Virtual Care and COVID-19
Virtual Care? Telehealth? Telemedicine? Teletriage? These terms have been a hot topic throughout the COVID-19 pandemic.
Telehealth or virtual care is the process of accessing remote care, online or digitally. Telemedicine is geared towards the practice of medicine (in our case, veterinary medicine), from a remote distance, when the patient and provider are not in the same physical location. In the veterinary profession, telemedicine has stood the test of time, being used initially through phone calls, then emails and text, and recently through video. As technology improves, so does our connection with our clientele and our patients.
Generations X, Y, and Z are accustomed to these advancements in technology and have grown up with these changes. Millennials and gen Z have come to expect it and this trend will continue. When it comes to visiting their veterinarian, a trip to the clinic can often be time-consuming and inconvenient. For the patient, it can be quite stressful. If the client has to leave their pets in clinic for an extended period of time, receiving text updates and photos from their vet can make a difficult situation more manageable. It has become second nature to communicate through our smart phones, and successful clinics are adapting to this by embracing virtual care. As well, pet owners appreciate having more ways to connect with their veterinarian.
COVID-19 has been the impetus of change for many reasons, including the use of virtual care.
A trip to the clinic often involves close contact with several people, which is a concern amidst a pandemic, where social distancing is the new normal. While often necessary, sharing an exam room with 1-2 veterinary personnel for 30+ minutes while wearing a mask, isn’t an ideal situation. Having a method for pet owners to connect with their veterinarian remotely, provides peace of mind, while also allowing veterinarians to monetize their professional expertise.
When discussing virtual care in a clinic setting, it is helpful to break it down and categorize it into buckets.
Bucket #1: General information. Resources that pet owners can access on the clinic’s website or through connecting with client care. This could be intake forms, helpful links, videos, FAQ’s.
Bucket #2: Triage. Any clinic team member that communicates with a pet owner through remote means to triage and determine if an appointment or trip the ER is needed.
Bucket #3: Telemedicine. There are two main types of telemedicine, known as synchronous and asynchronous.
Synchronous telemedicine is when a schedule time with a veterinarian or technician is booked. This can be through a video or audio consultation and is a dedicated time to connect.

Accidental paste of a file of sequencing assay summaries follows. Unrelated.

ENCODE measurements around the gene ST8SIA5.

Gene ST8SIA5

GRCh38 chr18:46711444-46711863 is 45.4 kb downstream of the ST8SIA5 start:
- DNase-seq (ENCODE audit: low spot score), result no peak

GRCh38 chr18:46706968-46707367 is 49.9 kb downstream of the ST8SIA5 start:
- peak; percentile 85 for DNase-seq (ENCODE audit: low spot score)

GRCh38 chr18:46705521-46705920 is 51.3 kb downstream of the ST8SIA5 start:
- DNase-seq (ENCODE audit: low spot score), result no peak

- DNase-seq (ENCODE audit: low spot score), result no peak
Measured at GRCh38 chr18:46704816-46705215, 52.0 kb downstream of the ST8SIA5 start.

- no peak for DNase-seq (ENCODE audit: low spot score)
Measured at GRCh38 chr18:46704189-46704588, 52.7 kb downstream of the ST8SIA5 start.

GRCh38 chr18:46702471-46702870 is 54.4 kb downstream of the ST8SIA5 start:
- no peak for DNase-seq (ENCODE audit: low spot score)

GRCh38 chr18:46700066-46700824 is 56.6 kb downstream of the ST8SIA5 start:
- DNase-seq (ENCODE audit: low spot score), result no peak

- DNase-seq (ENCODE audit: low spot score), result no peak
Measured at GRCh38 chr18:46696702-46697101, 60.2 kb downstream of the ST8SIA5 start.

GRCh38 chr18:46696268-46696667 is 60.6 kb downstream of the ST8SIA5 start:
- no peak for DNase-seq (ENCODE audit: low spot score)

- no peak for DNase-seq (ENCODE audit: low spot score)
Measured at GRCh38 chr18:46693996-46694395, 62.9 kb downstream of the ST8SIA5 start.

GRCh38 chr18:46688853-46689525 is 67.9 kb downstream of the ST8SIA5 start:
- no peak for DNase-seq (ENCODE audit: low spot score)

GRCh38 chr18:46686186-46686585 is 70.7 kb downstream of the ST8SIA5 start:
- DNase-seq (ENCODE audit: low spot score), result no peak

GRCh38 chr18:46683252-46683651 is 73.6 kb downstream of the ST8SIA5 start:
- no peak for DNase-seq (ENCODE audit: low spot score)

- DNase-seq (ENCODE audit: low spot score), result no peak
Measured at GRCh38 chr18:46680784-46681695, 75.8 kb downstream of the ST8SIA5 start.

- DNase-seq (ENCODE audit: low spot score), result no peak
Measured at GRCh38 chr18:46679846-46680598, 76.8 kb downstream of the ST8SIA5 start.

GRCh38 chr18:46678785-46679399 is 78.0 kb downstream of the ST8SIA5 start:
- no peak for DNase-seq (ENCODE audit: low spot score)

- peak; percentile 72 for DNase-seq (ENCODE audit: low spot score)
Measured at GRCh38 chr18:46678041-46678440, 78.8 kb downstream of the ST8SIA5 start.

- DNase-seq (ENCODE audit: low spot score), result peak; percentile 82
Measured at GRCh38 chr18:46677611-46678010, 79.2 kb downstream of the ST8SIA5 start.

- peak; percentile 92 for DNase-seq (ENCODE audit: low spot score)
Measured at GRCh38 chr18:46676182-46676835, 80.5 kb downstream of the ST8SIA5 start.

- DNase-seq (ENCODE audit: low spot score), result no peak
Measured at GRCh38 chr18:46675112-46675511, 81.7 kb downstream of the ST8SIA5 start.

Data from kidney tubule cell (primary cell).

Asynchronous telemedicine is through messaging. This is a very common and appealing form of telemedicine as it allows the clients and veterinary professionals the freedom to respond when it is convenient for them.
Leveraging these forms of virtual care can really boost a clinics efficiency and revenue. Most clinics are very busy and often understaffed. They don’t have capacity to handle more calls, emails, requests. Burnout is another serious issue in the veterinary industry with more and more professionals leaving the industry, sometimes only after a few years. Veterinarians and hospital managers should be looking for ways to improve efficiencies in their practice, reducing the burden on their support staff and improving the overall job satisfaction. Adopting aspects of virtual care can certainly be one way to do this.
The COVID-19 pandemic has been coming in waves and has had an impact on clinics, with some having to close completely. Most clinics are adopting a curbside approach, encouraging owners to stay in their vehicles and wait for a phone call from their vet to carry out the appointment while communicating remotely over the phone. Vets and pet owners then start to question, what can be managed through telemedicine? The answer is, more than you think. Some examples include behaviour, nutrition, training, mild GI issues, some skin conditions, some prescription refills, quality of life discussions, post adoption questions, and many more.
Veterinarians are busy professionals and may feel they don’t have the time to introduce a new service. However, through the use of virtual care, vets can prioritize more urgent in-clinic appointments, seeing a large caseload of paid virtual consultations. Setting up a telemedicine service may seem daunting, but it shouldn’t be. I think of it as a way to reduce some of the back and forth phone calls and constant influx of free emails and messages. Telemedicine has stood the test of time, and it’s use will only increase.
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